Monday, October 2, 2017

The US economy: the math just doesn't add up

Karl Denninger points out that the numbers being bandied about by the government and big business, particularly with regard to health care, simply don't make mathematical sense.

Debt doesn't matter -- right up until it does.

So goes the chestnut.

In actual practice, however, it's much worse: Increasing debt tends to make equity valuations go up right until it matters, then it makes them crash.

There is exactly zero attention being paid to this.  But the truth of it is found in every recent, and in fact all the nasty historical drawdowns in the market.

. . .

If you look at the actual GDP of the country -- that is, what it really produces, you would not count net new borrowing that is unsecured by an asset (that is, for which an asset's title was not exchanged.)  All government borrowing is unsecured.  It was obvious in the mid to late 1990s that the health care monster would devour sufficient funds that net income could not support the expansion in cost; even then I was seeing >10% annual increases in health insurance expense for our employees, and on a compound basis what was due to happen was obvious.  Ten years later it happened, and from that point forward we have never actually had any economic expansion at all in real terms because government emitted credit, all of it borrowed, has canceled all of said "growth."

The Federal Government has emitted approximately 7% of economic output per year in new debt since the 2008 crash which is far greater than any economic expansion recorded.  In other words the net-net economic output of the nation has been negative each and every year since that time.

In point of fact this means we are today in a nearly 10 year old economic depression that we are papering over -- and have been continually since the 2008 crash.  We are doing it via the same mechanism we did it the last time -- through emitting unbacked credit just as was done with liar loans in the housing market and bogus sales of worthless stock certificates in the 1990s.  It's just much larger and done by the government, aimed at a different sector.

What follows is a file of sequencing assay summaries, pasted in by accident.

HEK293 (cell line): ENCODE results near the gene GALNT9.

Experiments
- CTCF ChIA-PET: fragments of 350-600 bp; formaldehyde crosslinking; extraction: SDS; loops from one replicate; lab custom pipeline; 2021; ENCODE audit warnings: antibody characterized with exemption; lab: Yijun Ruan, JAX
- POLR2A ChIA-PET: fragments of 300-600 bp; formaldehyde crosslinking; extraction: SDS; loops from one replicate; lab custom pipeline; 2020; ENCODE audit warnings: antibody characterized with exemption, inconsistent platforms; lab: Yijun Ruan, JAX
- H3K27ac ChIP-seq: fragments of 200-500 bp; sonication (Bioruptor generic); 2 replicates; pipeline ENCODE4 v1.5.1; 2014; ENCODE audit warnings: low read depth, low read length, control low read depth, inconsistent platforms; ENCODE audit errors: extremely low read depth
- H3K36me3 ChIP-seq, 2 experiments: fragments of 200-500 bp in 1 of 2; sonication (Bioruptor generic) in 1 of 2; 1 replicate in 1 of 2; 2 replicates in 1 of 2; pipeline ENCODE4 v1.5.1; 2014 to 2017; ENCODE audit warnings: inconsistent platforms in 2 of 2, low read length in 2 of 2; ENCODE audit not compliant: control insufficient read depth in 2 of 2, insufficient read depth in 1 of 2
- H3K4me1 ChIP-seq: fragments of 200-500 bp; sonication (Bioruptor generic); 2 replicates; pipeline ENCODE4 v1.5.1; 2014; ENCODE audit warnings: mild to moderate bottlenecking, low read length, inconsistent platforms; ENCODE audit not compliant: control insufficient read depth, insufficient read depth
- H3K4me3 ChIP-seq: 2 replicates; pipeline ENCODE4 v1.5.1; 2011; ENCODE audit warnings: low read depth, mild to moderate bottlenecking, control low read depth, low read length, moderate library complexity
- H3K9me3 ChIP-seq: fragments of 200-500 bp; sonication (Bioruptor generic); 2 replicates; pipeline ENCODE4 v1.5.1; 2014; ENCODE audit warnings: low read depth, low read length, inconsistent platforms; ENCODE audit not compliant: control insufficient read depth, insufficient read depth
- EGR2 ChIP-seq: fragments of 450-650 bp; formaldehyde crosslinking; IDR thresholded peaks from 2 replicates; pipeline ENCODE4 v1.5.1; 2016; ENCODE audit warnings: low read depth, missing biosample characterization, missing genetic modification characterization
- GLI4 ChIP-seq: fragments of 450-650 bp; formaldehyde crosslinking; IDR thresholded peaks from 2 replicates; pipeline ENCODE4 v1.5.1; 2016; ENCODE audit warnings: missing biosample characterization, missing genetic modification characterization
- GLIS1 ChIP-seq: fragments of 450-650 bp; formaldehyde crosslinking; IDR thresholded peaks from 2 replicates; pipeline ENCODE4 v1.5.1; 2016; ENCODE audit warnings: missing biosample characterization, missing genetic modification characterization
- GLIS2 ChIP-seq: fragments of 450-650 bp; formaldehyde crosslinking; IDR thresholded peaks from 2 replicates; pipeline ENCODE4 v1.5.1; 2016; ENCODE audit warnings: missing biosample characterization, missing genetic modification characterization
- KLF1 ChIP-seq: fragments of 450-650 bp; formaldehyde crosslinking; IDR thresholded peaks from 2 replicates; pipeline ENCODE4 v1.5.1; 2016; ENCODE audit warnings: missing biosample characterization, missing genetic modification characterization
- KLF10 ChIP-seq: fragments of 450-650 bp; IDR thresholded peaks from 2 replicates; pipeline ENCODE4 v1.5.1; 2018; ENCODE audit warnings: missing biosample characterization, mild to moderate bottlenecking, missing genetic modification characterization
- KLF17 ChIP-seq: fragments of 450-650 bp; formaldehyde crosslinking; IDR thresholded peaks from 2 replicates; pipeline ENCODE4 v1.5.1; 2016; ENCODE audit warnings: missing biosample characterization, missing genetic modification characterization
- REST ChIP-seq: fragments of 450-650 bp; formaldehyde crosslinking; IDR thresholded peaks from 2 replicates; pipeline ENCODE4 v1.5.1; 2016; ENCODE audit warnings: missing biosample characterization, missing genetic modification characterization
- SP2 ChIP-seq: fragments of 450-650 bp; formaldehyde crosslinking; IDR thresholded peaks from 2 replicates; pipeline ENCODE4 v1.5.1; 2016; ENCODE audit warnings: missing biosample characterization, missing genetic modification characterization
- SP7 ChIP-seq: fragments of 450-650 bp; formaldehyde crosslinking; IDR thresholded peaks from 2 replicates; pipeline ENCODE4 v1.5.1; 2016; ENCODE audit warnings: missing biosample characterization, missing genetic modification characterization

The problem isn't the cost of insurance.  It's the cost of health care, which continues to go up at double-digit annual rates and that must not just stop it must be collapsed by a factor of 80% or it will destroy the economy, our markets and our way of life.

Again this has already forced the federal government into borrowing enough to literally cancel all economic growth since 2008; we have not printed an actual positive figure adjusted for said borrowing since the crash!


There's more at the link.

Mr. Denninger writes in the context of health care, and foresees a future in which it will simply be unavailable at any price to many Americans.  I can't fault his logic or his mathematics.  He's right, too, in that politicians are "papering over the cracks" rather than tackle the real, meaningful, systemic reform that will be necessary to fix the problem.  They daren't, because if they did so, it would mean an immediate and very serious economic recession while the problem sorted itself out.  They know they'd be held accountable for that by the voters - so they keep on kicking the can down the road, trying to ensure their own re-election for now, and hoping that it won't explode like a depth-charge under the economy until they're safely retired.

Of course, the economic problems go much deeper than health care alone.  David Stockman, whom we've met in these pages many times before, has just forecast a 40% to 70% decline in stock prices, although he blames that on the Federal Reserve's monetary policies rather than debt.  In reality, of course, they're the same thing.  The Fed's monetary policy is what's allowed the government to carry on issuing debt, in particular because the Fed bought billions of dollars in Treasury securities (thereby financing the debt) when no-one else would.